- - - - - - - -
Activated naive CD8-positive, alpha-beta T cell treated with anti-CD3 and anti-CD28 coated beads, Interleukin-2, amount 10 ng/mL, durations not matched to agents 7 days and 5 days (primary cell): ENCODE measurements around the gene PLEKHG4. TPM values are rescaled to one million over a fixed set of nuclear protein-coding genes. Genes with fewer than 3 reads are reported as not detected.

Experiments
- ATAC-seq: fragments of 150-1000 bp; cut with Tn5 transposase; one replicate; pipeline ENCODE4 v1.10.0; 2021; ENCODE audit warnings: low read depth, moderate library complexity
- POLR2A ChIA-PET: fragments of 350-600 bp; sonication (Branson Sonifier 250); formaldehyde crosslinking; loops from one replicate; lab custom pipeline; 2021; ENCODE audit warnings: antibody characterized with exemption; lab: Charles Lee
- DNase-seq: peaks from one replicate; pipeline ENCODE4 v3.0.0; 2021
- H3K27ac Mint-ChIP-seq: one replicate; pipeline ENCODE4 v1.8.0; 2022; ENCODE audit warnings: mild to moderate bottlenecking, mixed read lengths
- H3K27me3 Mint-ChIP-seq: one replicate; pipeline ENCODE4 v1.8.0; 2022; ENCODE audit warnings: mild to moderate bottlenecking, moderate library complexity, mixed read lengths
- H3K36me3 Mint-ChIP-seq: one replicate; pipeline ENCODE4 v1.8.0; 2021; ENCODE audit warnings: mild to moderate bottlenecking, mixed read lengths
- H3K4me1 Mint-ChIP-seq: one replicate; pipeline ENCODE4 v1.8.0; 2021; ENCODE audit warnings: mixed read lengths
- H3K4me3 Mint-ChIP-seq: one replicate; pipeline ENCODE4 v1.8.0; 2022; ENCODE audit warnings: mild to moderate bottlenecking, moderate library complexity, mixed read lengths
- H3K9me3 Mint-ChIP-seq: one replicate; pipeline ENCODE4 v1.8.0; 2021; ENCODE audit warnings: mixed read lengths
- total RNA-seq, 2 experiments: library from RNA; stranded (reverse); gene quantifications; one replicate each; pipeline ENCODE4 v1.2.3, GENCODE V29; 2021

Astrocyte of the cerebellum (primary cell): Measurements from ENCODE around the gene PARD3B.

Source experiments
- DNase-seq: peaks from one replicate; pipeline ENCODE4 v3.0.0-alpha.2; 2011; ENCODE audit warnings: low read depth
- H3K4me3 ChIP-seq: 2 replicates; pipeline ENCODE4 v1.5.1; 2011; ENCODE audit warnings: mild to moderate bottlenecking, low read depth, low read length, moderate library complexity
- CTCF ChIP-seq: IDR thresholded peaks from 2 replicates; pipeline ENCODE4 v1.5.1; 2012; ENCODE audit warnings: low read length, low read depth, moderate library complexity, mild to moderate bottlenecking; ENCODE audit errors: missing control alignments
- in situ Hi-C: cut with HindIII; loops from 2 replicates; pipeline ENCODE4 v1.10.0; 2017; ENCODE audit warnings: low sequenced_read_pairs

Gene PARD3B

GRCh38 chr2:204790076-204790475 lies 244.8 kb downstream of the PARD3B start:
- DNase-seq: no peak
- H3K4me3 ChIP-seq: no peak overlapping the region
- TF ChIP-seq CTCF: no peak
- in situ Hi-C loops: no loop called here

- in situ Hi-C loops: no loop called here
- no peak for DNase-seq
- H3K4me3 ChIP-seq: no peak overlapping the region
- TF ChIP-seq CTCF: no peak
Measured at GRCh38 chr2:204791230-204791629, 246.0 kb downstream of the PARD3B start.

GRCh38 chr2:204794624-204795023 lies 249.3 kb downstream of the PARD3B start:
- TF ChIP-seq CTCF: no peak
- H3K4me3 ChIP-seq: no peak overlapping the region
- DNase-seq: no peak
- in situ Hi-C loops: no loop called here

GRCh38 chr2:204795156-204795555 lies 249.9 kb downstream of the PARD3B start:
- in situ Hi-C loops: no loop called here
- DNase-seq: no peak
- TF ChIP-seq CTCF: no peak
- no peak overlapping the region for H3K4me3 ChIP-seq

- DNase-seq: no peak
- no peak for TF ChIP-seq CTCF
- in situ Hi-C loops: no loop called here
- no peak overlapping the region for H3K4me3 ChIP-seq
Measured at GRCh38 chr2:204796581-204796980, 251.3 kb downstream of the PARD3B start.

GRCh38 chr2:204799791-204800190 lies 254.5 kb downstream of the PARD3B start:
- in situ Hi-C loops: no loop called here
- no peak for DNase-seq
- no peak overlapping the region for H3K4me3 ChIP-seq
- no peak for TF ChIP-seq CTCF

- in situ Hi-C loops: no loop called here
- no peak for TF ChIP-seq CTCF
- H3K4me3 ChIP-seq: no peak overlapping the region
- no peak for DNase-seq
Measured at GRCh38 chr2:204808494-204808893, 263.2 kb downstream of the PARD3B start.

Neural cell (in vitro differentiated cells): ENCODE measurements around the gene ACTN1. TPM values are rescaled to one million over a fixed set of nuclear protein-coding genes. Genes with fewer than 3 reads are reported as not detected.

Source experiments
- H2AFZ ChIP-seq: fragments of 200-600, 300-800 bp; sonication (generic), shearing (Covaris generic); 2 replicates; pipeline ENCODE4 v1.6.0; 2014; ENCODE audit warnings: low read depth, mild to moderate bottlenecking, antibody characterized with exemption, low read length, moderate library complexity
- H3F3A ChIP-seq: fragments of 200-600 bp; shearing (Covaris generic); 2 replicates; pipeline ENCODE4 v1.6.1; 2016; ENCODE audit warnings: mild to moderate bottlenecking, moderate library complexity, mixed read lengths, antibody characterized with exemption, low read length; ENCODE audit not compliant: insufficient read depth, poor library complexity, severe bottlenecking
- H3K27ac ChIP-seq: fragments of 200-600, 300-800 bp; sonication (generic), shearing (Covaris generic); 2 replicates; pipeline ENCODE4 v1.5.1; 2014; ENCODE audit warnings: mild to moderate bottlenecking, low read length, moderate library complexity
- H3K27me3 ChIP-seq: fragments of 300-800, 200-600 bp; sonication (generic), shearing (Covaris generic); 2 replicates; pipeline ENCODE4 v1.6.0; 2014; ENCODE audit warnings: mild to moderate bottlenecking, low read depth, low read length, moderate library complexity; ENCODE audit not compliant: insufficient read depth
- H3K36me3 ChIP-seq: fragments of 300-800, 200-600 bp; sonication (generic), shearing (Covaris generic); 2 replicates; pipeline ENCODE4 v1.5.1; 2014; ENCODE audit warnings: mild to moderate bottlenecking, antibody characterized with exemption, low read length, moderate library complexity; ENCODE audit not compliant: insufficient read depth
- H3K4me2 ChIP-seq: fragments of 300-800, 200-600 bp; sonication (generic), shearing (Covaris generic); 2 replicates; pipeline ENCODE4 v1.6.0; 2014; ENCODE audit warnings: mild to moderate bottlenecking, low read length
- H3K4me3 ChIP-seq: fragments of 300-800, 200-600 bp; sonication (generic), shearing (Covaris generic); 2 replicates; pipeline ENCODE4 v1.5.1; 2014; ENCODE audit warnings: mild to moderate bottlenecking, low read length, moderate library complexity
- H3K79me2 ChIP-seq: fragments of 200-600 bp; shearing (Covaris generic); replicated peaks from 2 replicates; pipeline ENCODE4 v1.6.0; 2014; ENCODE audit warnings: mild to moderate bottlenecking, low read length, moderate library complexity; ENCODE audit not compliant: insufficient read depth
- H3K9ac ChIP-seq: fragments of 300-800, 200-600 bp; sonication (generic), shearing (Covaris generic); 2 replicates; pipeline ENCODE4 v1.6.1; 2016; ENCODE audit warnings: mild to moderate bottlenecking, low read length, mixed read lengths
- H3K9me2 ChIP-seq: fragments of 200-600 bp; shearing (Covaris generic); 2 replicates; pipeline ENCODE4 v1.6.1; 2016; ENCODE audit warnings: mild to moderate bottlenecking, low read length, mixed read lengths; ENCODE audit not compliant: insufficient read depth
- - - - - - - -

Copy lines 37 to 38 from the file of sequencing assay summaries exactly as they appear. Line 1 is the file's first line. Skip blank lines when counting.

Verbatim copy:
- DNase-seq: no peak
- TF ChIP-seq CTCF: no peak